India

India Considers Legally Compensating Women For Household Chores

Sandip Roy

A very well-intentioned Krishna Tirath, India’s Minister for Women and Child Development, wants to introduce a bill that would require women to be legally compensated by husbands for house work. Yes, we are talking about a monthly salary, paid out of their own salary by the husbands. “A majority of women in India are involved in household chores after getting married but they do not get any salary for it,” Tirath told the Indian Express. “The socially accepted behavior becomes a tragedy when a woman gets divorced or widowed when she is left with nothing for survival."

India Might Rule the World One Day… Let’s Discuss

Kurt Thurber

India has not had any problems producing a birthrate to support the world’s second-most populous nation. They have a highly educated workforce. Anyone, from anywhere, that has needed tech support knows their telecommunications infrastructure works. They are creating their own products to meet the growing material demands of Indian citizens.  Since the turn of the century, India has become a hotbed for computing innovations. First, they assisted American companies to avoid any Y2K complications. Today, Indian technology entrepreneurs are creating intellectual property to compete on the global market.

Joss Whedon’s ‘Avengers’ Take on (Old) Calcutta

Sandip Roy

West Bengal’s chief minister promised to turn Calcutta into London. But Joss Whedon in the Marvel comics saga, The Avengers, has gone backwards instead. Calcutta in the age of superheroes looks suspiciously like the one described in the City of Joy circa 1985 – cramped, squalid and leprous. Mark Ruffalo is Dr. Bruce Banner, keeping his inner Hulk under control by saving the eternally ill slum-dwellers of Calcutta.

The Joys (and Frequent Anguish) of the Single Life in India

Sandip Roy

A recent story about the global rise in living solo says while countries like Sweden have the most number of singletons (47 percent), the countries where single person households are growing the fastest are Brazil, China and India. Living solo has usually been regarded as something profoundly abnormal, especially in a culture where a parent’s job is not done until the children are “settled,” ergo married. We like to think we were designed to live communally even if it’s in shared misery.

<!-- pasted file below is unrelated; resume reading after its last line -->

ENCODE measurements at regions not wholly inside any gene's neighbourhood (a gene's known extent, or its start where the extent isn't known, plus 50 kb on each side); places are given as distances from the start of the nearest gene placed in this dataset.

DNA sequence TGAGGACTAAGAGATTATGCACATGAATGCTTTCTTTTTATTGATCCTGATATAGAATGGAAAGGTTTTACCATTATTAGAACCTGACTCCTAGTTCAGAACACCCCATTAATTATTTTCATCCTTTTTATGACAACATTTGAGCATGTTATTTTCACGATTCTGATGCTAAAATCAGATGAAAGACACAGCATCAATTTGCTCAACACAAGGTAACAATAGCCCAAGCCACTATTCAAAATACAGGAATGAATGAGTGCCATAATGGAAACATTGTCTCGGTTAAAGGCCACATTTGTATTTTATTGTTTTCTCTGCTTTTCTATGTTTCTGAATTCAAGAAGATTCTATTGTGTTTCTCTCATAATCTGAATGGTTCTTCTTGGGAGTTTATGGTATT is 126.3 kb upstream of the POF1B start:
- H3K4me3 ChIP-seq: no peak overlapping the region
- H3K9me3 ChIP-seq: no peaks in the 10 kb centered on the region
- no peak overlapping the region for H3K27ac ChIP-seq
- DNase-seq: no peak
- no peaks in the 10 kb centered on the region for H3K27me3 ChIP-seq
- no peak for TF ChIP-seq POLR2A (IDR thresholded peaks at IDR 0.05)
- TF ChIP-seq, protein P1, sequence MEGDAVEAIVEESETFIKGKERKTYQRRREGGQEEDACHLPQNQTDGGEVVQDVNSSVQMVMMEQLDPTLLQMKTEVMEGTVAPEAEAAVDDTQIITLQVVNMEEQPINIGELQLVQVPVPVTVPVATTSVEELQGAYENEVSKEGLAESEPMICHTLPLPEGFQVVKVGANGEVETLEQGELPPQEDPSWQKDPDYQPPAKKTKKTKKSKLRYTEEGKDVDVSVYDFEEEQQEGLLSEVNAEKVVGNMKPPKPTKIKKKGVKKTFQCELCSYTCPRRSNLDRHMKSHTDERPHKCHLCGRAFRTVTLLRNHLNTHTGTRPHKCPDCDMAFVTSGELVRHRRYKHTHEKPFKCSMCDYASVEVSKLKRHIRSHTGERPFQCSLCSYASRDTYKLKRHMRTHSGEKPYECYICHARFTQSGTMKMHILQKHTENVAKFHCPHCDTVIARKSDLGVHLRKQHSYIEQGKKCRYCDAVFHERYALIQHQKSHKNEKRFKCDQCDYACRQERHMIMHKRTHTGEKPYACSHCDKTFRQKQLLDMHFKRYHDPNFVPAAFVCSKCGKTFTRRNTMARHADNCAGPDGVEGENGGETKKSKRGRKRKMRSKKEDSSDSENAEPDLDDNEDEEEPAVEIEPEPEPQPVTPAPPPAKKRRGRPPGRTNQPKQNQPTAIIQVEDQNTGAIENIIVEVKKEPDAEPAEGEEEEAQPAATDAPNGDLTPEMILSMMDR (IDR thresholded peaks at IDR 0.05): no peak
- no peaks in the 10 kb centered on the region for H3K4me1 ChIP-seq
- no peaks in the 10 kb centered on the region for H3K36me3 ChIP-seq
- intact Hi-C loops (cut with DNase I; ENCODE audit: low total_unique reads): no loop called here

India Spurns Britain on Jet Deal

Sandip Roy

The Brits are in a tizzy. “What on earth do they know about cricket and curries?” sniffed Tory MP Peter Bone when he heard France’s Dassault had emerged as the lowest bid for India’s $10 billion jet fighter contract.  India is sampling the world, looking for the best bargain on offer. 

Who Wrecked Our Yoga?

Sandip Roy

Should yoga come with a warning? Practicing yoga can be injurious to health. The New York Times seems to think so. “Yoga is for people in good physical condition. Or it can be used therapeutically. It’s controversial to say, but it really shouldn’t be used for a general class,” says yoga guru Glenn Black in a five-page magazine story How Yoga Can Wreck Your Body by its science writer William Broad. It has unleashed such a storm of protests, the site had to stop accepting comments on the story.

Russia’s Ban on the Bhagavad Gita Angers Indians

Viji Sundaram

From New America Media: The Russian archbishop who tried to malign the Indian sacred text, the Bhagavad Gita, should have known that hell hath no fury like 885 million Hindus scorned. That fury has been unleashed worldwide this week over remarks by Archbishop Nikon of the Russian Orthodox Church branding Krishna, the protagonist in the Bhagavad Gita, an “evil demon.” State prosecutors in the Siberian city of Tomsk successfully sought help from the courts to ban the scripture for its “extremist” views and accused it of insulting non-believers, according to Russian media.

Earth Prepares for 7 Billion Inhabitants

Vivian Po

From New America Media -- China Daily USA (posted October 28, 2011): The world's population [was] expected to reach 7 billion on Monday [October 31, 2011], four years later than once predicted largely thanks to China's family planning policy, according to the country's top population experts. Population growth has rocketed. It took just 13 years for 1 billion more people to live on the planet, yet only at the dawn of the 19th century did a billion people first inhabit the Earth, according to a report by the United Nations Population Fund.

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